Customers of the four investor-owned electric utilities in Arkansas will pay more for their electricity beginning today.
The utilities are required to file their energy cost-recovery rates by March 31 each year. The filings are made annually to recover the cost of fuel used to generate electricity. The cost of fuel is passed on to customers without any profit for the company.
"The actual fuel costs during the year were higher than the projected amount that was included in the rates [last year]," said John Bethel, executive director of the Arkansas Public Service Commission's general staff. "There was a little bit of an uptick in [natural] gas prices last year. That drove a lot of the [increases]."
Entergy Arkansas, which has about 705,000 customers in the state, will increase its rates by 3.84 percent, said Julie Munsell, a spokesman for the company. That means a customer with a monthly bill of $100 last year will have a $103.84 bill this year, assuming the same amount of electricity is used.
Entergy raised its rates 1.2 percent starting April 1, 2016. That increase was the result of a 7 percent reduction in rates based on fuel costs, combined with an 8.2 percent rate increase that had already been approved by the Public Service Commission.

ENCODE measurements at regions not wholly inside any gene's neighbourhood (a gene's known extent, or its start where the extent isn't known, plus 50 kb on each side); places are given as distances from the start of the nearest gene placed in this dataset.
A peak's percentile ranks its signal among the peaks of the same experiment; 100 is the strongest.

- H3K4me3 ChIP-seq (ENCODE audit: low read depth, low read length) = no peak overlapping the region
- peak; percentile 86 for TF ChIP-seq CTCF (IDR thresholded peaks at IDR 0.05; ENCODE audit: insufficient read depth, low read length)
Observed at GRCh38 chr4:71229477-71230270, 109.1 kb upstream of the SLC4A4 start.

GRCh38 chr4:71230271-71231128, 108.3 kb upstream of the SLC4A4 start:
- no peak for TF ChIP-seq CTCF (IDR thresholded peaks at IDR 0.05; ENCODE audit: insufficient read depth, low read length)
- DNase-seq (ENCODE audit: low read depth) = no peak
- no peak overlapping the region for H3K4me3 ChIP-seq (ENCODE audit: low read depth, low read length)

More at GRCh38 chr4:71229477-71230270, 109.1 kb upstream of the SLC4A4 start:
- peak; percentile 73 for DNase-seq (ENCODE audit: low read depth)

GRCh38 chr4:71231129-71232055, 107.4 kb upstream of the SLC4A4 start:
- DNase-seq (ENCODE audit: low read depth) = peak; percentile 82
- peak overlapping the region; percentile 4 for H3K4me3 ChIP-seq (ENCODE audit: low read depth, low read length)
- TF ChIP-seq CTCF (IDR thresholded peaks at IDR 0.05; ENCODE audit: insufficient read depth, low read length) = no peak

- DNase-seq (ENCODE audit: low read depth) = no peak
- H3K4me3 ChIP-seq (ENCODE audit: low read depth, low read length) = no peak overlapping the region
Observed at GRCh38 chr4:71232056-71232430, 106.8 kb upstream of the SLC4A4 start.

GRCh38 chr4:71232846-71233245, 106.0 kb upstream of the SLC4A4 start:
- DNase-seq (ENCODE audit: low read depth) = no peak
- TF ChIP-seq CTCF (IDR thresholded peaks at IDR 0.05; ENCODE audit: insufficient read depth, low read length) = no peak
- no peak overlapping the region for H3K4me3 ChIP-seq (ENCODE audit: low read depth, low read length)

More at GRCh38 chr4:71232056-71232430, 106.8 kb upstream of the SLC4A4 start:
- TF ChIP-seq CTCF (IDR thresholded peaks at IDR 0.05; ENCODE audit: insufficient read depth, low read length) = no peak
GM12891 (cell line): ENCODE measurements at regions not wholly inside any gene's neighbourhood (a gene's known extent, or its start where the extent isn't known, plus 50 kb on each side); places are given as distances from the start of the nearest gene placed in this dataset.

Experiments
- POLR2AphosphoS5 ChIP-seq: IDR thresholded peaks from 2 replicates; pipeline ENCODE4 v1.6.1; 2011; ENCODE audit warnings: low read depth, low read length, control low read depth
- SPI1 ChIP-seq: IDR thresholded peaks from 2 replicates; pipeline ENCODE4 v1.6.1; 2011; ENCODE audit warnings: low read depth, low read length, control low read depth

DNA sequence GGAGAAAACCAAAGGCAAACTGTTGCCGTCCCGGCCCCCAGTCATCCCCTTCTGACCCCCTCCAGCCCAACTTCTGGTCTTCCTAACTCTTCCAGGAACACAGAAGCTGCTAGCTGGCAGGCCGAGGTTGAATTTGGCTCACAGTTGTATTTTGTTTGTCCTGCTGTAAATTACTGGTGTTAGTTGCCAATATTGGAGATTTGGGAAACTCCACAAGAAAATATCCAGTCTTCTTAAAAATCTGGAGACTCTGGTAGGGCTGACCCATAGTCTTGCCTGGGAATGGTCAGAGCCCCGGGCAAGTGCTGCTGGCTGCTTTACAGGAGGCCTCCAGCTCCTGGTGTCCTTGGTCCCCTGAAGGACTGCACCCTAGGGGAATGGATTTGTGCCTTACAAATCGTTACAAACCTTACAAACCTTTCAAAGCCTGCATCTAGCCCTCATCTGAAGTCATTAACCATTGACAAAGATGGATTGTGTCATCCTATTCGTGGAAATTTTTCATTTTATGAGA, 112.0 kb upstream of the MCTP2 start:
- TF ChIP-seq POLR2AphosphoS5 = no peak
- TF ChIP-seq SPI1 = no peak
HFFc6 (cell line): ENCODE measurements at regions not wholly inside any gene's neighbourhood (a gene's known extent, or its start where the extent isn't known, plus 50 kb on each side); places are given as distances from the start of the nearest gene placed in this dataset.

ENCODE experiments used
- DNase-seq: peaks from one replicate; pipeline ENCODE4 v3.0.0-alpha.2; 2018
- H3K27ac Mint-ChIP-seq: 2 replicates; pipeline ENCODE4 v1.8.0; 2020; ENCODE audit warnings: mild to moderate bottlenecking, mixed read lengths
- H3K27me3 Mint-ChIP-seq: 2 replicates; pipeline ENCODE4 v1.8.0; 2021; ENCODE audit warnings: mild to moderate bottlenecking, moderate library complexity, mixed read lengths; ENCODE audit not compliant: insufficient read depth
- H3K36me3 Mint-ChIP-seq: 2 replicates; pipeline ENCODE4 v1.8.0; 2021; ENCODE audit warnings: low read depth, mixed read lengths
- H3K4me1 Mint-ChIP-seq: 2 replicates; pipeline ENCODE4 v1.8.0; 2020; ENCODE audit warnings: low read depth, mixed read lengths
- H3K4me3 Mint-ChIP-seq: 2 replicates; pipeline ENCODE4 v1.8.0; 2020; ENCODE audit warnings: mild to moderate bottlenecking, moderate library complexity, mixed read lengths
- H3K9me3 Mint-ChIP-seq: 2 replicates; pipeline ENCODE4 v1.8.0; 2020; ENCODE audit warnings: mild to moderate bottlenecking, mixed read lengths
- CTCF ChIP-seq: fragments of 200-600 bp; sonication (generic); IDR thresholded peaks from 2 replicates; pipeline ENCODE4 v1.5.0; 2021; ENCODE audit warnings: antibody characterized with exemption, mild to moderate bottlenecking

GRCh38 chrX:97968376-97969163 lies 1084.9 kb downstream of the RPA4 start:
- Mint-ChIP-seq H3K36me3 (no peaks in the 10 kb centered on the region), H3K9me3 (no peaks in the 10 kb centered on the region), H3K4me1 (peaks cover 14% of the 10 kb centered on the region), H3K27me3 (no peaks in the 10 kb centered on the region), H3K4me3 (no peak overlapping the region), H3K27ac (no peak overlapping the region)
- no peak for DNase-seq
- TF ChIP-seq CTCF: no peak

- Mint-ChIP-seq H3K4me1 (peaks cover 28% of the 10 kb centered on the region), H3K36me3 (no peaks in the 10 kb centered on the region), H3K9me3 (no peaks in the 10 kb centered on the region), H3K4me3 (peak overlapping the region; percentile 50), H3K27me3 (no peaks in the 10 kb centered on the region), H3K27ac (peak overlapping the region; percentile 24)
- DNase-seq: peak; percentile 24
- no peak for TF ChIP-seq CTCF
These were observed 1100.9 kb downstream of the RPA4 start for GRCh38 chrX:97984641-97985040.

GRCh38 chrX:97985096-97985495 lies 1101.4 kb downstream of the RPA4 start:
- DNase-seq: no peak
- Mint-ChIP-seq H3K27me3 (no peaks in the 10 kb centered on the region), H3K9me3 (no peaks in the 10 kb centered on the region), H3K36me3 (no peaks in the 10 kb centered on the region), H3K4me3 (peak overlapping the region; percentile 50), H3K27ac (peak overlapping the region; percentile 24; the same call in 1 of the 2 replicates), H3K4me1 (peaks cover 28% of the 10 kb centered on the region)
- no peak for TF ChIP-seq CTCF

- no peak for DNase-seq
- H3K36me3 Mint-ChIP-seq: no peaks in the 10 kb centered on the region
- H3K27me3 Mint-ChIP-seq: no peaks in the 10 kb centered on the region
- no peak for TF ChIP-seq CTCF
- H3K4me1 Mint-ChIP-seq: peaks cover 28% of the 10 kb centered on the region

Entergy last year recovered less than the actual fuel costs for two reasons, Munsell said.
"One reason was an increase in [the cost] of natural gas and coal generation, particularly in the latter half of 2016 when our natural gas prices went up a little bit," Munsell said. "At that same time, we had an extended outage at Grand Gulf [Entergy's Mississippi nuclear plant]."
Entergy gets more than 60 percent of its electricity from nuclear generation, primarily from Arkansas Nuclear One near Russellville, Munsell said.
But about 10 percent of the nuclear power for Entergy's Arkansas customers comes from Grand Gulf, she said. Entergy had to purchase more expensive power to cover for the Grand Gulf failure, Munsell said.
Entergy shut down the Mississippi plant Sept. 8 to repair a water-cooling pump. Inspectors then discovered other problems with the plant's backup heat-removal system that took until late November to repair.
Southwestern Electric Power Co., which has about 116,000 customers in western Arkansas, raised its rates 5.92 percent, Bethel said. That means a customer with a monthly bill of $100 last year will have a monthly bill of $105.92 this year.
Monthly bills for Oklahoma Gas & Electric customers will increase 7.65 percent beginning today, Bethel said. So a customer with a $100 monthly bill last year will have a monthly bill of $107.65 this year.
Oklahoma Gas & Electric has about 66,000 customers in the Fort Smith area.
Empire District Electric Co., which has about 4,400 customers in rural Northwest Arkansas, raised rates 4.02 percent for the year beginning today, Bethel said. A customer who had a $100 monthly bill last year will have a bill of $104.02 beginning with the April bill.
A Section on 04/01/2017
Print Headline: Rate rises kick in for electric utilities